Rev. Mark Kohls delivers his sermon Sunday morning at North Creek Country Church on January 21, 2018. (Kevin Clark / The Daily Herald)

Rev. Mark Kohls delivers his sermon Sunday morning at North Creek Country Church on January 21, 2018. (Kevin Clark / The Daily Herald)

Standing the tests of time

A tight-knit congregation fills the pews of North Creek Country Church.

BOTHELL — A little country church has survived a change in times.

A dirt path out front became a four-lane highway connecting Bothell and Mill Creek. Businesses were built where trees once stood.

Inside, a tight-knit congregation sings traditional hymns from books. A pianist follows along.

Members tell stories about a Swedish immigrant who homesteaded the land where they worship, and how neighbors worked together to construct the building.

A new pastor hopes to honor the congregation’s 100-year history and make sure it has a long future.

The Rev. Mark Kohls officially joined North Creek Country Church last month.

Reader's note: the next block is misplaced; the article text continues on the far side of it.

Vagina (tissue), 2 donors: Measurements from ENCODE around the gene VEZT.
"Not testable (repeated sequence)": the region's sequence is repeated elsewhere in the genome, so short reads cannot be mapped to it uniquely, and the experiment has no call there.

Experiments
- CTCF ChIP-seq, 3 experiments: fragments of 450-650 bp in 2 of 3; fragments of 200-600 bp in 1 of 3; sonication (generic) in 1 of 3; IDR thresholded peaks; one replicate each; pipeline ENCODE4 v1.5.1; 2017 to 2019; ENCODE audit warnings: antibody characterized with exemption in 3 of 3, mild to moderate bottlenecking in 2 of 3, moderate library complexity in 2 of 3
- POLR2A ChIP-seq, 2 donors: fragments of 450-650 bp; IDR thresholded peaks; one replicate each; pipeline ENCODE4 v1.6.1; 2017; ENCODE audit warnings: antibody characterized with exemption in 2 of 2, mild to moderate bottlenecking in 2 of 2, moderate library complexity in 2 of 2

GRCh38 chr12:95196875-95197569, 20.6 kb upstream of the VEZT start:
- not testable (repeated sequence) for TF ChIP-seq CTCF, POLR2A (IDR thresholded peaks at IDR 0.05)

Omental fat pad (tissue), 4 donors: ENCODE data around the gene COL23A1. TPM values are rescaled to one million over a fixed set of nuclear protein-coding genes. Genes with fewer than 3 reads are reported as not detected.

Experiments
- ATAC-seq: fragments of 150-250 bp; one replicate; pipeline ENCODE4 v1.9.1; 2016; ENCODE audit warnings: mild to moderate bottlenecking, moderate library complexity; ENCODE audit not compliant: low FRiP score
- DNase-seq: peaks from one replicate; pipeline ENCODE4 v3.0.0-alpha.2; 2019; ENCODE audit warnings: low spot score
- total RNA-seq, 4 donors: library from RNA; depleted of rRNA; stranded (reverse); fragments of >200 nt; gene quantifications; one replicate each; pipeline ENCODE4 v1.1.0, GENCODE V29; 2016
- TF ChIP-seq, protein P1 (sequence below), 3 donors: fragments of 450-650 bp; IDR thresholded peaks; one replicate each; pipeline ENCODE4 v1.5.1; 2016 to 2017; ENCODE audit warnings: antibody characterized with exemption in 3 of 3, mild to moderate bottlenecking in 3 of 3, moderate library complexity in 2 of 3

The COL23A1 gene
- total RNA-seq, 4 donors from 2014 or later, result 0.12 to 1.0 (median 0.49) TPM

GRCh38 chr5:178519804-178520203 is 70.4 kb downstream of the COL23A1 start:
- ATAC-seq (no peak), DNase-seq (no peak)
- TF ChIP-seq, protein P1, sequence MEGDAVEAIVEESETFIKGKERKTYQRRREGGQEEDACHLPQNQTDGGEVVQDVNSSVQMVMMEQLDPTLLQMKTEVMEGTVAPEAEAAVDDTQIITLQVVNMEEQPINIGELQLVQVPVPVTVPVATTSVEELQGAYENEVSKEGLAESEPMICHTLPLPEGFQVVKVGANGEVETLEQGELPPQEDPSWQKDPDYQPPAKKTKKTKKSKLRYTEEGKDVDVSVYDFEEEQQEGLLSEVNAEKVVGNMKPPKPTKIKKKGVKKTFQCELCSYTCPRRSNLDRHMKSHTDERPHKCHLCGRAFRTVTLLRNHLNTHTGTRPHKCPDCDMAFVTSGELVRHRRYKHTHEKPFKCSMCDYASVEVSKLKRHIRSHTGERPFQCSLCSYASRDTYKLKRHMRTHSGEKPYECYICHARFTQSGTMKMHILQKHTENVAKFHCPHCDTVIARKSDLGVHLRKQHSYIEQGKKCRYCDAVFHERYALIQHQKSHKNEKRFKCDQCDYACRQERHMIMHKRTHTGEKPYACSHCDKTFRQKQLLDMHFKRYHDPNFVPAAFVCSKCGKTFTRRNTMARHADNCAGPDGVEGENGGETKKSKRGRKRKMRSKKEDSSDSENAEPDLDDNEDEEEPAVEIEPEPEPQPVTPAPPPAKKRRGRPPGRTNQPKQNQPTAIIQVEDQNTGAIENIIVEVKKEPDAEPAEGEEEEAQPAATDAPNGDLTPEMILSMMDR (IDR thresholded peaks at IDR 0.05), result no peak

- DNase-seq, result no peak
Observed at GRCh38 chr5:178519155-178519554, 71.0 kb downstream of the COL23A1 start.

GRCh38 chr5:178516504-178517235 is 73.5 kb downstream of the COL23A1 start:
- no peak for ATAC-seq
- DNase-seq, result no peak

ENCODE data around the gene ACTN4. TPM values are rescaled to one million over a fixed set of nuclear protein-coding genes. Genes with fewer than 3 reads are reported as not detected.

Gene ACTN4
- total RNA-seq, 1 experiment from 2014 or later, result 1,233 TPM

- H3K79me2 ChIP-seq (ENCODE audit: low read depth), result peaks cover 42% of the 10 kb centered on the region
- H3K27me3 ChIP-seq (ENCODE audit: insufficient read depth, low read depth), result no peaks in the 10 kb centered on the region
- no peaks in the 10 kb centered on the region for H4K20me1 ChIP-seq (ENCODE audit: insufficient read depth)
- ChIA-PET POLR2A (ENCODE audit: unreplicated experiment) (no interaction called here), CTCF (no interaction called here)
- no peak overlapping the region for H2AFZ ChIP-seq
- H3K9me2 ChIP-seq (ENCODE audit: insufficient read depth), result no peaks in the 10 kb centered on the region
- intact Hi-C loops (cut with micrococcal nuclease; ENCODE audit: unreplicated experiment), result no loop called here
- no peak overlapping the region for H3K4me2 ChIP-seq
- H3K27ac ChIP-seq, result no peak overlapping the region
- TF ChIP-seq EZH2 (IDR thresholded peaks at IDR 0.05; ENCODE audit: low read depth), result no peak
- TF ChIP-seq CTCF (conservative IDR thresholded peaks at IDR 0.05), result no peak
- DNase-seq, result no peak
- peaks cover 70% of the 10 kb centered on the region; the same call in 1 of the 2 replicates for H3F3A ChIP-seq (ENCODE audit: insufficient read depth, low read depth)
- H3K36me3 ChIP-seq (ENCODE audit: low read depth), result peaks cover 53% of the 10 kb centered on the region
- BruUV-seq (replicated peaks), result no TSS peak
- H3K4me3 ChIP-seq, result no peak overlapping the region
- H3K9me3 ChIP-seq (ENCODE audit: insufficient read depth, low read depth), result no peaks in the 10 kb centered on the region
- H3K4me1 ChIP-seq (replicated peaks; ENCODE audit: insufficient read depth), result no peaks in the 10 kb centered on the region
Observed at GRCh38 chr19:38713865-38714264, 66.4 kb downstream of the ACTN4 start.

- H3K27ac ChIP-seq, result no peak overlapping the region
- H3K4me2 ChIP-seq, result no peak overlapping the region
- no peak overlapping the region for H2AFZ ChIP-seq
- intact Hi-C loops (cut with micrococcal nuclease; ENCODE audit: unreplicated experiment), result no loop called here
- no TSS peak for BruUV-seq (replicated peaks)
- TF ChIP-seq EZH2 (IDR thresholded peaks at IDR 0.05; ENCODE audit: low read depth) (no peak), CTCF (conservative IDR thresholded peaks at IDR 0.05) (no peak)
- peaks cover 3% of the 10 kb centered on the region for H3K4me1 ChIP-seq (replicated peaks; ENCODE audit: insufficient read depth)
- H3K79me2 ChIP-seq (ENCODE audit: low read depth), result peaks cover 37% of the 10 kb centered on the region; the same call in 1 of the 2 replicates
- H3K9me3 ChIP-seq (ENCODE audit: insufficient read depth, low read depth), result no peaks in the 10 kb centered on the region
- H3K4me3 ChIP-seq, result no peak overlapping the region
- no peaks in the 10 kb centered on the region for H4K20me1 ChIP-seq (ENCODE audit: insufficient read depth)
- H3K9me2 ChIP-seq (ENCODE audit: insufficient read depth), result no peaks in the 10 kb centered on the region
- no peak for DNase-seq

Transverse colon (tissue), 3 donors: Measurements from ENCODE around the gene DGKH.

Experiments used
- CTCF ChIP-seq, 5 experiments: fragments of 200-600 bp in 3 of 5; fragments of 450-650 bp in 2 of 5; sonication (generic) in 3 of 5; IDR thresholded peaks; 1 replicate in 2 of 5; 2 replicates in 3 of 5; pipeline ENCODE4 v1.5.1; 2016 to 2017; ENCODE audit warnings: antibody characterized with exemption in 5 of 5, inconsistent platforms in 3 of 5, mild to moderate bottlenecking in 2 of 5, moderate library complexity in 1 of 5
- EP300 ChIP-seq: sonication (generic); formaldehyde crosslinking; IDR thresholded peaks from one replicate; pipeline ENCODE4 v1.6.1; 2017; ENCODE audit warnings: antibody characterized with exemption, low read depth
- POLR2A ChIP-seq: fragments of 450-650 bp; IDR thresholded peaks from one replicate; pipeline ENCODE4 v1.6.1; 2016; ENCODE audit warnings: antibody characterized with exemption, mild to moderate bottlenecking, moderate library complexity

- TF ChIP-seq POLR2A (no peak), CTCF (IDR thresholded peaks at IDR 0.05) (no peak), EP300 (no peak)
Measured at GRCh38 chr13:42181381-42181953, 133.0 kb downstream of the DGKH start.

He is not a preacher by trade.

He shuttles kids in the Northshore School District to class every day. In between morning and afternoon bus routes, he provides technology support to Microsoft’s human resources department.

The church’s former pastor, Jerry Back, recruited Kohls. Back joined the church as an interim pastor in 2011. His temporary stint turned into six years. He wanted to find the right person to lead the congregation before stepping down.

Kohls began attending Sunday services last year. He got to know the church’s 15 members.

“It’s a little bit like dating,” Kohls said. “You want to find out if they like you, and if you like them.”

There is something special about the friendly congregation.

A young man who lives locally is a frequent visitor. Sometimes he needs to get out of the house, Kohls said. He comes to the church and sits on the front stoop.

Members have invited him inside to join their potlucks.

It’s a place where people can “just be,” Kohls said.

Years ago, a quilting club met there. Boxing matches were held in the basement Saturday nights. Children would fill the room the next morning for Sunday school.

Kohls led his first Christmas Eve service in December. About 40 people filled the pews.

“This little church isn’t done,” he said.

Caitlin Tompkins: 425-339-3192; ctompkins@heraldnet.com.

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